By: Cristin Lowe
Halle Berry and Gabriel Aubry’s custody battle recently became public knowledge, despite Aubry having filed to establish his parental rights over the couple’s two-year-old daughter Nahla back in December 2010. Even though there appears to be no dispute that Aubry is Nahla’s biological father, since Berry and Aubry were never married, he can only be legally recognized as the father if paternity is established. By filing to establish paternity, Aubry seeks to share joint custody of Nahla and establish a formal parenting plan.
Aubry apparently signed a Voluntary Declaration of Paternity, which creates a presumption that he is Nahla’s father. Furthermore, Nahla already bears Aubry’s last name. Although initiating custody proceedings may seem repetitive and unnecessary because he is presumed to be the father, shares the same last name as Nahla, and is publicly accepted as Nahla’s father, Aubry is following proper legal procedure.
Berry issued a statement stating that she has serious concerns regarding Nahla’s well-being when in Aubry’s care. Sources claim that the only reason Aubry currently has any parenting time with Nahla is because there are no formal visitation orders yet.
In California, anytime a custody or visitation dispute occurs, the two parents are required to attend mediation prior to a judge issuing orders. Berry and Aubry are no exceptions to the rule. Without any orders, Berry would have a very difficult time successfully denying Aubry visitation. Based on the allegations regarding safety concerns, it is possible that the matter will be expedited through the court system in order to ensure that Nahla is safe and that any orders issued are in her best interests.
Establishing paternity involves determining who the father of the child is. The law always recognizes the mother of the child as a parent. But if the mother and father were not married when the child was born, then the law only recognizes the father if paternity is legally established. Paternity gives your child the same benefits and rights as those children born to parents who are married. These include:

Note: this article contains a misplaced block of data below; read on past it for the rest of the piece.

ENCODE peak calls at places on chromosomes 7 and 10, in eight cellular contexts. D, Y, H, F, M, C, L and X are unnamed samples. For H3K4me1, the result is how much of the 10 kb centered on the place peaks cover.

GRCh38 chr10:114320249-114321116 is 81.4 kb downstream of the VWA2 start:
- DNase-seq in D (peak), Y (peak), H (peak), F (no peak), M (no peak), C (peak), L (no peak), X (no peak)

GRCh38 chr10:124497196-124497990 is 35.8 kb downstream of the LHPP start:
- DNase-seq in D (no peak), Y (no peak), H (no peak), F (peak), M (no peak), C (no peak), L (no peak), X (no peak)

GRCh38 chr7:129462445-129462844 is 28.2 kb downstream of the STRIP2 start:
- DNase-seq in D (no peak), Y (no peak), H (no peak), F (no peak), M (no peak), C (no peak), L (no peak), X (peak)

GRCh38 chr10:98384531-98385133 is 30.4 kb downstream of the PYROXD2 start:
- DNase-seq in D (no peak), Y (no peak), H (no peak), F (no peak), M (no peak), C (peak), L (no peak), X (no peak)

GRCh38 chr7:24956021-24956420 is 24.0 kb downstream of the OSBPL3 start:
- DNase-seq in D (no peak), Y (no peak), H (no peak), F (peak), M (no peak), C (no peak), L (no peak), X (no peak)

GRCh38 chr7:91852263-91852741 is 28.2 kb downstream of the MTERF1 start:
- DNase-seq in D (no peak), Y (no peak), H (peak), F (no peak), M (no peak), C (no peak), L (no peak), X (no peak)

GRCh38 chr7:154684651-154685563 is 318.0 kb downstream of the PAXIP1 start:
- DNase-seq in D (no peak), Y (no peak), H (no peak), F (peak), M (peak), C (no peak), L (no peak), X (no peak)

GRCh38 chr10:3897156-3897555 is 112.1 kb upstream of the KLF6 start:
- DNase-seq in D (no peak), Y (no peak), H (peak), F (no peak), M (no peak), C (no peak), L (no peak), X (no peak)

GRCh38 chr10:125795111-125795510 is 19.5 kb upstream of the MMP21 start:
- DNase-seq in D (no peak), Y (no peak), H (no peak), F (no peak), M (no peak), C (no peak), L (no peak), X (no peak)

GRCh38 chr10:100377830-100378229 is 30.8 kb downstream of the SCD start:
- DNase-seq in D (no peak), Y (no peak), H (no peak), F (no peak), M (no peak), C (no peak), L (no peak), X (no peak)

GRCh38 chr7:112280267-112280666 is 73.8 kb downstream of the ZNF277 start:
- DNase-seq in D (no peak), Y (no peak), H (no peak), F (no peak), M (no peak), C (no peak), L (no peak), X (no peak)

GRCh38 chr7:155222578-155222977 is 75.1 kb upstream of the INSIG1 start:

- Legal proof of both the father’s and mother’s identities.
- Family medical history information, in case of inherited health problems.
- The father’s name on the birth certificate.
- Life or medical insurance from either parent (if they have insurance).
- Financial support from each parent.
Whether or not a child’s parents are legally together at the time of birth, they can sign a Voluntary Declaration of Paternity to legally determine the identity of the child’s father. If the parents are in disagreement about the identity of the father, any man who believes he may be a child’s biological father is entitled, under California law, to a DNA paternity test (by blood or saliva) to legally prove his identity.
Establishing paternity will be very important for a child if his or her parents become separated, divorced, or were never married—especially if the child’s father wants to ensure that he has custody and visitation rights. It also allows the child to be legally entitled to receive child support and gives a father the right to make certain legal decisions regarding his child. In California, there is no statute of limitations for establishing paternity.
A child’s parents may also want to establish paternity in the event that there is a disagreement over the father’s identity. A person may deny that he is the child’s father, and filing a paternity lawsuit can resolve this dispute, ensure that the child’s rights are taken care of, and require the child’s father to meet his financial and legal obligations to the child. Should the case go to trial, a California Superior Court will hear the case.
Should you decide to go through the courts to establish paternity, you will have to file a Complaint to Establish Parental Relationship. A Judgment, reached either by agreement between both parties, by default, or after the trial, will be issued by the court.